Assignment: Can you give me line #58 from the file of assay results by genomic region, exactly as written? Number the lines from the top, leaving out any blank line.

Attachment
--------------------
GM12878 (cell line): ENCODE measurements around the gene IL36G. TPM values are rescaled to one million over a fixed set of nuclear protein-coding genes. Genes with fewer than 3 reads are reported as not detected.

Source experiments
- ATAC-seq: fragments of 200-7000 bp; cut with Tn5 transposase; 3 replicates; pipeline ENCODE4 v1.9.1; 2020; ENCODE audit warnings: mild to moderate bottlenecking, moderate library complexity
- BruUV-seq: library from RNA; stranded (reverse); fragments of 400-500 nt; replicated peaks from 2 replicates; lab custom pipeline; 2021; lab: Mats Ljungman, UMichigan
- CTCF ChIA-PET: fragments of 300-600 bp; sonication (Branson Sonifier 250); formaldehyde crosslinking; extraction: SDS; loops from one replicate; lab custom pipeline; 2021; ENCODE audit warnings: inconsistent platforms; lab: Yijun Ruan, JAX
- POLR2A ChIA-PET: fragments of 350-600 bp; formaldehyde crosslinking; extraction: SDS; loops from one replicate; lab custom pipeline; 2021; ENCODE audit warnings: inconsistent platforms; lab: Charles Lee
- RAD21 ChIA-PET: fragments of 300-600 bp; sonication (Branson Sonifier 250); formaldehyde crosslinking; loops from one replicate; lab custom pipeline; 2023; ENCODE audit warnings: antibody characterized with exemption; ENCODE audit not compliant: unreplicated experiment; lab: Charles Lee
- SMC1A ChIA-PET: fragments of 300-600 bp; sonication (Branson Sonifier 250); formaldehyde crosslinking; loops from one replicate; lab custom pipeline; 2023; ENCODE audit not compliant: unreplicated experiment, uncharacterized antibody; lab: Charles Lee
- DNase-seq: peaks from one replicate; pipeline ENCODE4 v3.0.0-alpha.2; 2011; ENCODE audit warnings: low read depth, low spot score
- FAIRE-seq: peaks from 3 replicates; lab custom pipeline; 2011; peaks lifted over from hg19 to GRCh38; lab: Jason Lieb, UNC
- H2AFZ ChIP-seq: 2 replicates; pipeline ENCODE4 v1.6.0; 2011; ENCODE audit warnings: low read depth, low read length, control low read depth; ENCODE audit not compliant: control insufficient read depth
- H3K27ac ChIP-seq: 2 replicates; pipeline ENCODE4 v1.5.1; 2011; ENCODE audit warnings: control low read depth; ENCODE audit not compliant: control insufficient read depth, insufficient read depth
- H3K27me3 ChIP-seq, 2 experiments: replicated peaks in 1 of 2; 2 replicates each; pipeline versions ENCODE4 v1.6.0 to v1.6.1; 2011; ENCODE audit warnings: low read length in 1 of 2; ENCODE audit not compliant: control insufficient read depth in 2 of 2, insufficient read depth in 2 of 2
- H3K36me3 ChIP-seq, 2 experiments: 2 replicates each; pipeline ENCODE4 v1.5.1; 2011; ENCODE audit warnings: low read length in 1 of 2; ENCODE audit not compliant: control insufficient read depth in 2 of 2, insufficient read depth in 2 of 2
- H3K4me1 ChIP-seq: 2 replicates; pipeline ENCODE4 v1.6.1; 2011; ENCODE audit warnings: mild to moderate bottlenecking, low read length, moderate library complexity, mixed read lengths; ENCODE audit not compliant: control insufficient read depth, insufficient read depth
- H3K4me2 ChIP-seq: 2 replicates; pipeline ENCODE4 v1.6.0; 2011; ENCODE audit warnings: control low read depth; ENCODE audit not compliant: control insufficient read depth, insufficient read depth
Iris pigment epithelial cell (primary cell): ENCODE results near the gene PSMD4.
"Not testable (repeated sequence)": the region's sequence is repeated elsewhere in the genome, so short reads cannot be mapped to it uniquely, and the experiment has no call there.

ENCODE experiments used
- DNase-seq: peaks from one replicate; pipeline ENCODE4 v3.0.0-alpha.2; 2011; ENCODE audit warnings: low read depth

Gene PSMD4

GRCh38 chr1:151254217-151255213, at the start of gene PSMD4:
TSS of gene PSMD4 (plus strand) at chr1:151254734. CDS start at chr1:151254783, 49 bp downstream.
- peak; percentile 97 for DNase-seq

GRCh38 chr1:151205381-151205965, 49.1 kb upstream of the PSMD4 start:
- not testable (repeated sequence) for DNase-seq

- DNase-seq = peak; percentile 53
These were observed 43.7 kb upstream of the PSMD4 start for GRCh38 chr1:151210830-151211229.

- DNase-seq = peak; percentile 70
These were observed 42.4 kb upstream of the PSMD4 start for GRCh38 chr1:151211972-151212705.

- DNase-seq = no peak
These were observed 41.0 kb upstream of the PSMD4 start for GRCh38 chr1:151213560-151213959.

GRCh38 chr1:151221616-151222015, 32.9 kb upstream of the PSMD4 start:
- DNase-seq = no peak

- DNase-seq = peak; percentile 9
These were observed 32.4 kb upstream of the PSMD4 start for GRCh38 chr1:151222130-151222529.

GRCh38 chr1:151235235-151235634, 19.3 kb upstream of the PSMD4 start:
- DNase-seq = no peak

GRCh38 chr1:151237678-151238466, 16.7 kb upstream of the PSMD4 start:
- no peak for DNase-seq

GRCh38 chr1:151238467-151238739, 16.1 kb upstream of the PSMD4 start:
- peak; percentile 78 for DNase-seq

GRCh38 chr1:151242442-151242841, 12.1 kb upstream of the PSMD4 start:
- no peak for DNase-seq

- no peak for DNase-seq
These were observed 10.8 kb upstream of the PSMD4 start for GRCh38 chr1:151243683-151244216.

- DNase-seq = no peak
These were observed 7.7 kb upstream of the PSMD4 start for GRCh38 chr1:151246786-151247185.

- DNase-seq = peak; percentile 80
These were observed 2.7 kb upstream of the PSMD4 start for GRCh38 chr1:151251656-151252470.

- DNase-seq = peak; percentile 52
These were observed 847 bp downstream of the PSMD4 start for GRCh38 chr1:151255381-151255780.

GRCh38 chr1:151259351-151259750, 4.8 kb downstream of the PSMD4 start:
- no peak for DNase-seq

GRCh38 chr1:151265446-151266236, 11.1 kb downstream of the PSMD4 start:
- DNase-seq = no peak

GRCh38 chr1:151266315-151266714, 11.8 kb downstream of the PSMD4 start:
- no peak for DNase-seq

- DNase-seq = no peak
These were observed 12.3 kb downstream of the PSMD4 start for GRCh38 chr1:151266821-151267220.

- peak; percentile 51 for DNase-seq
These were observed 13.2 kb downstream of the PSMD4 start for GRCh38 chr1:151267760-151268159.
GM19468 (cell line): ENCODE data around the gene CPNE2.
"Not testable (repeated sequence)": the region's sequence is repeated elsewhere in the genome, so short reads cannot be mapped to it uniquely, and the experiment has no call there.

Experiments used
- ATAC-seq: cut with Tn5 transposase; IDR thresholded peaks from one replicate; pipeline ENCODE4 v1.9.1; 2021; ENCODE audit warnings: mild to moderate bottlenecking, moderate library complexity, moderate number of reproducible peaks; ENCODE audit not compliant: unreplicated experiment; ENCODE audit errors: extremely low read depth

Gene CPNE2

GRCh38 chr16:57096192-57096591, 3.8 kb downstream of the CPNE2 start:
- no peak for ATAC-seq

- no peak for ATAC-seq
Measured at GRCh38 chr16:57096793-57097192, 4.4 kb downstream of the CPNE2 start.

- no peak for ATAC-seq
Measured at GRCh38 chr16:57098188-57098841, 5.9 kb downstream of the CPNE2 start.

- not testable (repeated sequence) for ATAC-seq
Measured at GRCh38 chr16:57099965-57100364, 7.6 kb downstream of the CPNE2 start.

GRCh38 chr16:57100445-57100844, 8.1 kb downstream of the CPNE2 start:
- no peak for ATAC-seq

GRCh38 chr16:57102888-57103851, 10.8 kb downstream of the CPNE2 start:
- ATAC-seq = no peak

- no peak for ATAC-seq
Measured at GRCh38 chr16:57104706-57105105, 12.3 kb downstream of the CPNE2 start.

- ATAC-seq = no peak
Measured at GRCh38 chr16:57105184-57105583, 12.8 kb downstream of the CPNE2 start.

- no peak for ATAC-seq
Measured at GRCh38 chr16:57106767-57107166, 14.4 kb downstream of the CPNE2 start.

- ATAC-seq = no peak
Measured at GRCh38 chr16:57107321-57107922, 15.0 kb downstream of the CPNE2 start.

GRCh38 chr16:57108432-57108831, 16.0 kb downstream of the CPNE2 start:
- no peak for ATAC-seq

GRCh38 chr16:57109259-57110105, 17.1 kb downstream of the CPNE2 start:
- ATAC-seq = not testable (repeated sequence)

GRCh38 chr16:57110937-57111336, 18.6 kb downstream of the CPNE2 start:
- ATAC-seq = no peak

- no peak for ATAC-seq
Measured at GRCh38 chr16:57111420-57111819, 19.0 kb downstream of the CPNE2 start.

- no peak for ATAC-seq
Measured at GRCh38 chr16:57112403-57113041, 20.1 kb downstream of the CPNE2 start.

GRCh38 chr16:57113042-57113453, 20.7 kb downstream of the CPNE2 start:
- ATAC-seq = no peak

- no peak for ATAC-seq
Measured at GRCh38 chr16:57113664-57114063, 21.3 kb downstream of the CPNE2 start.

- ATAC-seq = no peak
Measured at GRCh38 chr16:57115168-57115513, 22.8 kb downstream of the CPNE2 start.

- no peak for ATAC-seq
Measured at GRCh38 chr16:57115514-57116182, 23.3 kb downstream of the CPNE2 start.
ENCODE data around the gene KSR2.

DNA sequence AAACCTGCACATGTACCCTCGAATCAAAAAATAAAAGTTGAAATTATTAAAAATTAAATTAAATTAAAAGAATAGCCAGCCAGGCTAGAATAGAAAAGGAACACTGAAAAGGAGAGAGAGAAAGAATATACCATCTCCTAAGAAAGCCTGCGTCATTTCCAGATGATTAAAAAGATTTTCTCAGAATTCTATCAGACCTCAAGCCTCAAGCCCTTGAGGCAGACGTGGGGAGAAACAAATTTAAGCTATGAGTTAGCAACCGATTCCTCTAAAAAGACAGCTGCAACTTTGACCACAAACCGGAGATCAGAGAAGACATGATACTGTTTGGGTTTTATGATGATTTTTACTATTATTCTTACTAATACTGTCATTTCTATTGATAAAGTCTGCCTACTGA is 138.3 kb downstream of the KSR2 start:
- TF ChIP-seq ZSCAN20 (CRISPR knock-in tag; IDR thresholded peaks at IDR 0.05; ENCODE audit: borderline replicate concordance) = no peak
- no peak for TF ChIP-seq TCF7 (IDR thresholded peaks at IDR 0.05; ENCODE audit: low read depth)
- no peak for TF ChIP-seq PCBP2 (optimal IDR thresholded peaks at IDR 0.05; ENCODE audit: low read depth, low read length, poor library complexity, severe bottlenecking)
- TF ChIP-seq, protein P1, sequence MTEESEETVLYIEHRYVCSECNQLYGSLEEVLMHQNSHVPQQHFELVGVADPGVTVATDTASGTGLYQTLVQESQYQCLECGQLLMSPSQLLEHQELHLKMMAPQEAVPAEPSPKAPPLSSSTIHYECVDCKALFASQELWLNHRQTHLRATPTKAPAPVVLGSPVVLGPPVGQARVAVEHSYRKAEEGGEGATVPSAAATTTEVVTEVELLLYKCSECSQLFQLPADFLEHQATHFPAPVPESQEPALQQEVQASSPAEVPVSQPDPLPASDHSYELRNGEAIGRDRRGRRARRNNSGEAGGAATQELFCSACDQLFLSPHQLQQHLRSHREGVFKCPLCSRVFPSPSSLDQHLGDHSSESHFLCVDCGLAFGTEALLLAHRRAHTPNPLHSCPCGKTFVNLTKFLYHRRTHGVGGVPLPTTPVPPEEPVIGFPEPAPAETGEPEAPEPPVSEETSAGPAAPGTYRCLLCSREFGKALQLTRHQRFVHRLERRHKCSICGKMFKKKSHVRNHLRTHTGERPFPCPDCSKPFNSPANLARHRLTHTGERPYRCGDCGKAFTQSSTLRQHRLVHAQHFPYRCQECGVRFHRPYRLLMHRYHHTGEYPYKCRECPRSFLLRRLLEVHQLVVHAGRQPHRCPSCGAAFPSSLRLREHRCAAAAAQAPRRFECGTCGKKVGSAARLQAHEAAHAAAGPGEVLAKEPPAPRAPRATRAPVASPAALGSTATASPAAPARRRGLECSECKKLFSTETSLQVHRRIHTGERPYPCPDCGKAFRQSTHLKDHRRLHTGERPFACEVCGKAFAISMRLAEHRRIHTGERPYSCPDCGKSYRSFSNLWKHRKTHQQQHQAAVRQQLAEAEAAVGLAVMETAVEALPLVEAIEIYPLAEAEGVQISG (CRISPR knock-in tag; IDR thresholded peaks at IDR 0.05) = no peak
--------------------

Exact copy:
- no peak for DNase-seq